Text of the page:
This is what I have found so far:

"In conclusion, we may note that a leather neck band, also called kilada, on the camel to avert the evil eye, especially if a bell hang from it, is suggested in one tradition." First Encyclopaedia of Islam: 1913-1936

"Silver bracelets or anklets, most often trimmed with tiny bells, are the most popular choice for children. The sound of the bells would protect the young wearer from evil spirits . . ." Saudi Arabia, Volumes 13-15

"Another group is one which is superstitious and which believes that someone may cast an evil spell upon their animals and they hang these collars [with bells] or ta'awidh around their necks." al-mawrid

I am looking for any additional information. In particular, I am seeking sources that are more detailed on the matter since the sources that I've found barely cover the topic. I am also curious as to whether bells were hung in homes for protection from the evil eye. It would be nice if these sources mention time period as well. Thank you.

  • 1
    @MarkC.Wallace Okay, I will add my research. Commented Jun 17, 2020 at 18:52
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    Good job on research. You found three sources, but I'm not clear on what you are looking for in addition to the above. Can you clarify? Commented Jun 18, 2020 at 1:03
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    OK, that helps but please put your clarifications in the question rather in comments. Commented Jun 18, 2020 at 5:56
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    @HaseebFaisal - nicely done; making a good question better. Welcome to the site. Wish I had the expertise to give you an answer; but I'll look forward to someone else's answer.
    – MCW
    Commented Jun 18, 2020 at 16:11
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    There are definitely some pre-islamic references, but you may have to look at Greek and Roman sources to see if they influenced use in the Arabic regions. Include apotropaic in your searches.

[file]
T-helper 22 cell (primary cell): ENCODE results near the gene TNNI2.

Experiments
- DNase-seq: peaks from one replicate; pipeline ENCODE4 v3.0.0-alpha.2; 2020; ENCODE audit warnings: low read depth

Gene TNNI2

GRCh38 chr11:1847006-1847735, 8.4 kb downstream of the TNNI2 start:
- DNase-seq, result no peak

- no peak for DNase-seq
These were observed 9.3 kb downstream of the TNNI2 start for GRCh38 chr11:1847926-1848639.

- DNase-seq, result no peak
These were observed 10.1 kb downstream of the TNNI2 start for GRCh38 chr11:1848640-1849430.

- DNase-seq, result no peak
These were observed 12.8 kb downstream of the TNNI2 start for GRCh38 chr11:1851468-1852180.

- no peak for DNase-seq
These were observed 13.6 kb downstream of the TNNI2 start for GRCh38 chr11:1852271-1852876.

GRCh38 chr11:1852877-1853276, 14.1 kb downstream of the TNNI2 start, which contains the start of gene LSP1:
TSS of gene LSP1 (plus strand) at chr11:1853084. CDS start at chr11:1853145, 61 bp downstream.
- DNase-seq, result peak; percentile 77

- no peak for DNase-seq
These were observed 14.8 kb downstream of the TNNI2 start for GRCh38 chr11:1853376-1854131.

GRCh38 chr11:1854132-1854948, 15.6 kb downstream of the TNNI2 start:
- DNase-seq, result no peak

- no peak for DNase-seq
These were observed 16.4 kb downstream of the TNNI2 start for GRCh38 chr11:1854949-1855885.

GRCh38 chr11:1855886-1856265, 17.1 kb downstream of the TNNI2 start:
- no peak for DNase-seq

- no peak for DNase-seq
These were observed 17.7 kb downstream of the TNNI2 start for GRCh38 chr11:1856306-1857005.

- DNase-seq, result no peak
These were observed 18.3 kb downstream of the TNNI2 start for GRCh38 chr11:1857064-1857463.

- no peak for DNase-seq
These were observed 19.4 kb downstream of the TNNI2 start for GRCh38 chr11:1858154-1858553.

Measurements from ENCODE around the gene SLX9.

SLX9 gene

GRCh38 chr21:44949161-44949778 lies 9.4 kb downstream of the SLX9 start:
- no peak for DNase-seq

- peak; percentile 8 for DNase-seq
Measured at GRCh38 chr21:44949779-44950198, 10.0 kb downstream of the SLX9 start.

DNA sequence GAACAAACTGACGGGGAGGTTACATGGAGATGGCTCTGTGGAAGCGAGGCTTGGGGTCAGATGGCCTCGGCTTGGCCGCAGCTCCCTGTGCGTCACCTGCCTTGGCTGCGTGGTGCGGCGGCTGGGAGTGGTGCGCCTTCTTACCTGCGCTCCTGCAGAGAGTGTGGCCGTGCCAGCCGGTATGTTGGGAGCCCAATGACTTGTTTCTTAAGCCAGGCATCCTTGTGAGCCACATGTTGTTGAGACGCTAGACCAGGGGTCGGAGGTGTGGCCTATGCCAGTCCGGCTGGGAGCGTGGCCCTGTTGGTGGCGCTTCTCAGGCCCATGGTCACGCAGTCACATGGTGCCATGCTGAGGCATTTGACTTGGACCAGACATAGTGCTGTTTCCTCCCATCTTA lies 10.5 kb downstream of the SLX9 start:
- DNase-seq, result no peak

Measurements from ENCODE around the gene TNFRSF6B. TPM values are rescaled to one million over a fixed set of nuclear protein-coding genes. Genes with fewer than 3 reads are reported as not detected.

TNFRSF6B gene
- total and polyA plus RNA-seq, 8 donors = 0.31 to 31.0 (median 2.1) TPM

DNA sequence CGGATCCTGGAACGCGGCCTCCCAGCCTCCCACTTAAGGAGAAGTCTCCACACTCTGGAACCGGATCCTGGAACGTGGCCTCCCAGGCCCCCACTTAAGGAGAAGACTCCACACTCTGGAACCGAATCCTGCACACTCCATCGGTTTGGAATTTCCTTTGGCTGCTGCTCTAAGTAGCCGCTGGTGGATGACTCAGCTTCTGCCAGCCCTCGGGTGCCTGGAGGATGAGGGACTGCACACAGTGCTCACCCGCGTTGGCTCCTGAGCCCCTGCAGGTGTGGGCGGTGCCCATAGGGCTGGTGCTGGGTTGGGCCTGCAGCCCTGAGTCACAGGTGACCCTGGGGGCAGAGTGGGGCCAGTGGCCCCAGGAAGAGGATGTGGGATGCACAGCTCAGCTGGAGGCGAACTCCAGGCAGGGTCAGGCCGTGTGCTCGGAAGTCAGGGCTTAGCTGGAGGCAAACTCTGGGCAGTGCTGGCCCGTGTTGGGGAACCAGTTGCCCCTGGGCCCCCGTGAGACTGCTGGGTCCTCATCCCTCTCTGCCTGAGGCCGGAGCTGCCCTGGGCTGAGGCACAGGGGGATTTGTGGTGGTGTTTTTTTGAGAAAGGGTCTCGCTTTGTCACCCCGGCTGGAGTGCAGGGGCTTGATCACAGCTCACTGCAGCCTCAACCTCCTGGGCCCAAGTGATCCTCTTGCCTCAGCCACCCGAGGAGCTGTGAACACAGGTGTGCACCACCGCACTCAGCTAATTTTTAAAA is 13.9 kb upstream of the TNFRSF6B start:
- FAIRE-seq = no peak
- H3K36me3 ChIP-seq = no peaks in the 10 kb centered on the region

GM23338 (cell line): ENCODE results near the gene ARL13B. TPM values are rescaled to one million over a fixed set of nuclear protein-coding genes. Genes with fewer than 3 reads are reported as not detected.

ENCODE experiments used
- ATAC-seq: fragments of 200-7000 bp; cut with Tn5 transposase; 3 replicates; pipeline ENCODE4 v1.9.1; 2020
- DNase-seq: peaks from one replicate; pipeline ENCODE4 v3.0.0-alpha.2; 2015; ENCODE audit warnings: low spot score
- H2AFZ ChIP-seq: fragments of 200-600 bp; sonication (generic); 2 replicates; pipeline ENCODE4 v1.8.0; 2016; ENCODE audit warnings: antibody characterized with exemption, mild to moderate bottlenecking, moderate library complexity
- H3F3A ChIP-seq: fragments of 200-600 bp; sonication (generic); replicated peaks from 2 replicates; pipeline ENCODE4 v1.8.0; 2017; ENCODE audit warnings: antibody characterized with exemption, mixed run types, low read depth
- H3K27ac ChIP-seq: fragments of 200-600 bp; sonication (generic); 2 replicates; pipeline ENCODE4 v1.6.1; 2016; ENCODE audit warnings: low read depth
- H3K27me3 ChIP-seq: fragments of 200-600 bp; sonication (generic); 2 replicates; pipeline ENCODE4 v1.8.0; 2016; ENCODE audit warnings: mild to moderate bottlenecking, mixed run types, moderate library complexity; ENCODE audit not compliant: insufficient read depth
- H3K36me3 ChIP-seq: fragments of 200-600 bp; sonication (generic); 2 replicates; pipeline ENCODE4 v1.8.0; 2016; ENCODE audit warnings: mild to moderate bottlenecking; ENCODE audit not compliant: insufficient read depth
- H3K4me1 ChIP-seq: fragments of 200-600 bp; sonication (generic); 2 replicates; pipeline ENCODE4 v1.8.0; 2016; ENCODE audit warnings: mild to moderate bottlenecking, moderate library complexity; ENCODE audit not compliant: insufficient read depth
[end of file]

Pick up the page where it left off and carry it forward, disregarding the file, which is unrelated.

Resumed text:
– justCal
    Commented Jun 18, 2020 at 16:27

1 Answer 1


History documents a shift in use from gongs (as was common in Greek Orthodox societies) to bells in the Middle East only after the arrival of Crusaders (and Catholic clergy with them) in the 12th century and later. cnewa.org

It would be difficult to imagine that large bells would have available, present, and used in public ceremony on the Arabian peninsula before that time, and likely only much later. christianity.com

  • 3
    This would be improved by including your sources.
    – Steve Bird
    Commented Jul 4, 2021 at 22:13
  • Please edit your answer with your sources (citing the relevant information they contain) rather than adding information in comments. Commented Jul 6, 2021 at 4:21
  • There's a vast difference between large bells (such as for summoning people) and smaller ones for decoration or apotropaic purposes. (The latter kind go back in the Middle East much further than the Crusades; the Bible describes the Jewish high priest's robe as having bells around its lower hem, and the Mishnah (2nd century) speaks of princes' clothing being decorated with bells.) So this doesn't answer the question at all.
    – Meir
    Commented Jul 7, 2021 at 13:44

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